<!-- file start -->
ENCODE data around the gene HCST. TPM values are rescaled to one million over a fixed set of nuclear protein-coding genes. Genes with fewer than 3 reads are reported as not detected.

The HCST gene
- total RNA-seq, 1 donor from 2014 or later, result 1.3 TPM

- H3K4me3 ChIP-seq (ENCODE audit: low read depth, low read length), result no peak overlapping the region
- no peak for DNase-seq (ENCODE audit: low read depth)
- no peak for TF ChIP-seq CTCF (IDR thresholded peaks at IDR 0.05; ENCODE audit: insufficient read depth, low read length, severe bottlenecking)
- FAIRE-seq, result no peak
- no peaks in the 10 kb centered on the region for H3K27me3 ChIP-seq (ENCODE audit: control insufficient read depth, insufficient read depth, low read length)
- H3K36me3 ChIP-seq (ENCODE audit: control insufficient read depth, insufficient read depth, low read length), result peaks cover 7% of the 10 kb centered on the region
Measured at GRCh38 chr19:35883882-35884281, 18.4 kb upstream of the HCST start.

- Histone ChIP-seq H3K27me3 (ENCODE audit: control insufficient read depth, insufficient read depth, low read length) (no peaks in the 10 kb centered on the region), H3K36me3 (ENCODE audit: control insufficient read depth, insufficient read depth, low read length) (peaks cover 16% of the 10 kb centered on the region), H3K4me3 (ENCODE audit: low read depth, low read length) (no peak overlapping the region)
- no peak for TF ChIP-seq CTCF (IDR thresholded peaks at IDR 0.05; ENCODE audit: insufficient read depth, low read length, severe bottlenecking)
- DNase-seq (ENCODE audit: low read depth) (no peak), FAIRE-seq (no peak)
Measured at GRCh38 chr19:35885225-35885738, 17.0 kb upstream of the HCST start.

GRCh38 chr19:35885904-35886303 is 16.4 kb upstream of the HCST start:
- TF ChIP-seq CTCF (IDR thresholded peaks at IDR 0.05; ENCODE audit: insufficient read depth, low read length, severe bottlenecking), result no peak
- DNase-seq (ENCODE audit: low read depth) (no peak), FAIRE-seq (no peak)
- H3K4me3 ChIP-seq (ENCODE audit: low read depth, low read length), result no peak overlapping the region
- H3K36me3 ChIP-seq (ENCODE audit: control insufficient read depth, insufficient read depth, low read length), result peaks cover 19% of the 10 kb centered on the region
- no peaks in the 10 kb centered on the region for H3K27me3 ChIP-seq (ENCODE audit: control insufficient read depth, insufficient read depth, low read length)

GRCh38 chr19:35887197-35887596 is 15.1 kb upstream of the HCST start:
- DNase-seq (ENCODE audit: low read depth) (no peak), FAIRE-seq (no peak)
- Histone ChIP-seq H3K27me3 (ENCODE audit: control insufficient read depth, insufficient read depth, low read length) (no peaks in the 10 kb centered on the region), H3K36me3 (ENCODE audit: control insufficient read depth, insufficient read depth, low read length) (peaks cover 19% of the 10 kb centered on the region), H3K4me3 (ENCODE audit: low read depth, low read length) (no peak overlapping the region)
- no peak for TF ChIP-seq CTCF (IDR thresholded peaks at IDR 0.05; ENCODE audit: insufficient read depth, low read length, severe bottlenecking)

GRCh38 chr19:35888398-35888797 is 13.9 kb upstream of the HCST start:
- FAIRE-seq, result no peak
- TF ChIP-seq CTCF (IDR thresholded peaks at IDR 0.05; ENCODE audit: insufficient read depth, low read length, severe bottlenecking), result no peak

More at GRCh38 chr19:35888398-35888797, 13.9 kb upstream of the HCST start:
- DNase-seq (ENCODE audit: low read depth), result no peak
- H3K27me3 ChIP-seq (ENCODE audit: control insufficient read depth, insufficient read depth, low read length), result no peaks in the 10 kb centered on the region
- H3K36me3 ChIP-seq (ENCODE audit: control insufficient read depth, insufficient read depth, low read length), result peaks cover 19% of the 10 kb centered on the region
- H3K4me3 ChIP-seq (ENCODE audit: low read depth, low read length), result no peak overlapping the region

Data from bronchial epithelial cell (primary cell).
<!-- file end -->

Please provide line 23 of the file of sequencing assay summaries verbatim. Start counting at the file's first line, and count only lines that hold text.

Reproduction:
- Histone ChIP-seq H3K27me3 (ENCODE audit: control insufficient read depth, insufficient read depth, low read length) (no peaks in the 10 kb centered on the region), H3K36me3 (ENCODE audit: control insufficient read depth, insufficient read depth, low read length) (peaks cover 19% of the 10 kb centered on the region), H3K4me3 (ENCODE audit: low read depth, low read length) (no peak overlapping the region)